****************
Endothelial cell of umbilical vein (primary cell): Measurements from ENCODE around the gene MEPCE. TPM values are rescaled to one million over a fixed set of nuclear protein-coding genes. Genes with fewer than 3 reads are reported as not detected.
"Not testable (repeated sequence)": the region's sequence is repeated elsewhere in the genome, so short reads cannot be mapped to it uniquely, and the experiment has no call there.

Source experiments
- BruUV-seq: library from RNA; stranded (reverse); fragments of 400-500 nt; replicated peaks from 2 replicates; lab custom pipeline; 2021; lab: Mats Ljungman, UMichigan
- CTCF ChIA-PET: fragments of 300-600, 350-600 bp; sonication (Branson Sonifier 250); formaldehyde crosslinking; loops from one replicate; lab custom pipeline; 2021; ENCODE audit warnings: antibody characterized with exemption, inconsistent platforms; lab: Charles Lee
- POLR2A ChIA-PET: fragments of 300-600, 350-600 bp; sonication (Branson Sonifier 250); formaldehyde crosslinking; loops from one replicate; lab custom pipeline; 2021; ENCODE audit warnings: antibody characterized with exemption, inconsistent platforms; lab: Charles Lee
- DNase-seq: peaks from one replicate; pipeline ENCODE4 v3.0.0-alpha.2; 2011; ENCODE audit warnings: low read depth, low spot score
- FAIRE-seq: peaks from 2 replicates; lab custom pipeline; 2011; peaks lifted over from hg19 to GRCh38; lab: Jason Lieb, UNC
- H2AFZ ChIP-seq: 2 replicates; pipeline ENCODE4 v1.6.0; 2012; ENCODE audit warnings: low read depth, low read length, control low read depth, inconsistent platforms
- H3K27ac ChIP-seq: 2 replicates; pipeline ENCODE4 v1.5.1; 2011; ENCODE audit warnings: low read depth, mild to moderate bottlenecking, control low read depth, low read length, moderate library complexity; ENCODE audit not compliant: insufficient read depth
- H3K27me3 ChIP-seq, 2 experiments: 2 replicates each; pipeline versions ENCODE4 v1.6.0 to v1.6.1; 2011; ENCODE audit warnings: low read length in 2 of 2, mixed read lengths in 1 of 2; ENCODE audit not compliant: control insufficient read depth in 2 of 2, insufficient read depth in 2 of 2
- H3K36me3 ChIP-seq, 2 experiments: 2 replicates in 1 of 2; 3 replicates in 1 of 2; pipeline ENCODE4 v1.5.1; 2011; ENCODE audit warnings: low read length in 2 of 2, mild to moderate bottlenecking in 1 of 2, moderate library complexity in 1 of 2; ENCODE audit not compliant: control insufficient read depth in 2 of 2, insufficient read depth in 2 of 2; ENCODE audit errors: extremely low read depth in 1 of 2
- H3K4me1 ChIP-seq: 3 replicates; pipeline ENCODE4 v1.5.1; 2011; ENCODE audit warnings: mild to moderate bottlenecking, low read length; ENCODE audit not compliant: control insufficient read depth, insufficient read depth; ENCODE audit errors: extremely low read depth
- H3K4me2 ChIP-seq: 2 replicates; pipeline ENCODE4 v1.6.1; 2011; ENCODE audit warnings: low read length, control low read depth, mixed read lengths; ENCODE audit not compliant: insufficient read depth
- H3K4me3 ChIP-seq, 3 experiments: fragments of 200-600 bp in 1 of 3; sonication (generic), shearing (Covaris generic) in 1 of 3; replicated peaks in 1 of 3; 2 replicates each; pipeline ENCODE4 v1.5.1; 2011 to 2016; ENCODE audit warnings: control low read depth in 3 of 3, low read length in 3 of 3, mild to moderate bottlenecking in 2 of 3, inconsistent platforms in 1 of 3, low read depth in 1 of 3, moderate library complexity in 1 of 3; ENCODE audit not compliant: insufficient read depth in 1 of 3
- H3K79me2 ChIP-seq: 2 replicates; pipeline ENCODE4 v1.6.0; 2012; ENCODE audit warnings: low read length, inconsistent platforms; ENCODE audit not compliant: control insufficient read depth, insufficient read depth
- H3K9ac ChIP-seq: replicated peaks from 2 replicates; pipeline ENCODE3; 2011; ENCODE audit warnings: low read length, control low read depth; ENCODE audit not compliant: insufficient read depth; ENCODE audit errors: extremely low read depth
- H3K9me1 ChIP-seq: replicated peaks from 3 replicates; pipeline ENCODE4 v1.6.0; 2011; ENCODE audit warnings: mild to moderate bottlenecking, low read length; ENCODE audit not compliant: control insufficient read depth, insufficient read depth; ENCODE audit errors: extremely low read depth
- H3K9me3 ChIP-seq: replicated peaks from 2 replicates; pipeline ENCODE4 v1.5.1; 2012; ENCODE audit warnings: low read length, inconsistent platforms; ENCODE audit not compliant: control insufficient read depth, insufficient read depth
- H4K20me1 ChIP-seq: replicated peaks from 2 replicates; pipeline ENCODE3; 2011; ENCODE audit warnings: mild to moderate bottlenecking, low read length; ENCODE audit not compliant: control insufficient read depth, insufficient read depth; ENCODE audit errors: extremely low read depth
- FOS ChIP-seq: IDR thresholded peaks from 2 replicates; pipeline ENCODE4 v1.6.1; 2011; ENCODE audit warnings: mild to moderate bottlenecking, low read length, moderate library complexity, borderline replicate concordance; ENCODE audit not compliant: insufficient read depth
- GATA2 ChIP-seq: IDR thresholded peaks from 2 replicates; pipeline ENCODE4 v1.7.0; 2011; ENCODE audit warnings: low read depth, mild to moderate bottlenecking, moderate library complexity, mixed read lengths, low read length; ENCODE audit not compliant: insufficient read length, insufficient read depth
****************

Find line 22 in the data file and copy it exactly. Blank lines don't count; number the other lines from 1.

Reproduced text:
- GATA2 ChIP-seq: IDR thresholded peaks from 2 replicates; pipeline ENCODE4 v1.7.0; 2011; ENCODE audit warnings: low read depth, mild to moderate bottlenecking, moderate library complexity, mixed read lengths, low read length; ENCODE audit not compliant: insufficient read length, insufficient read depth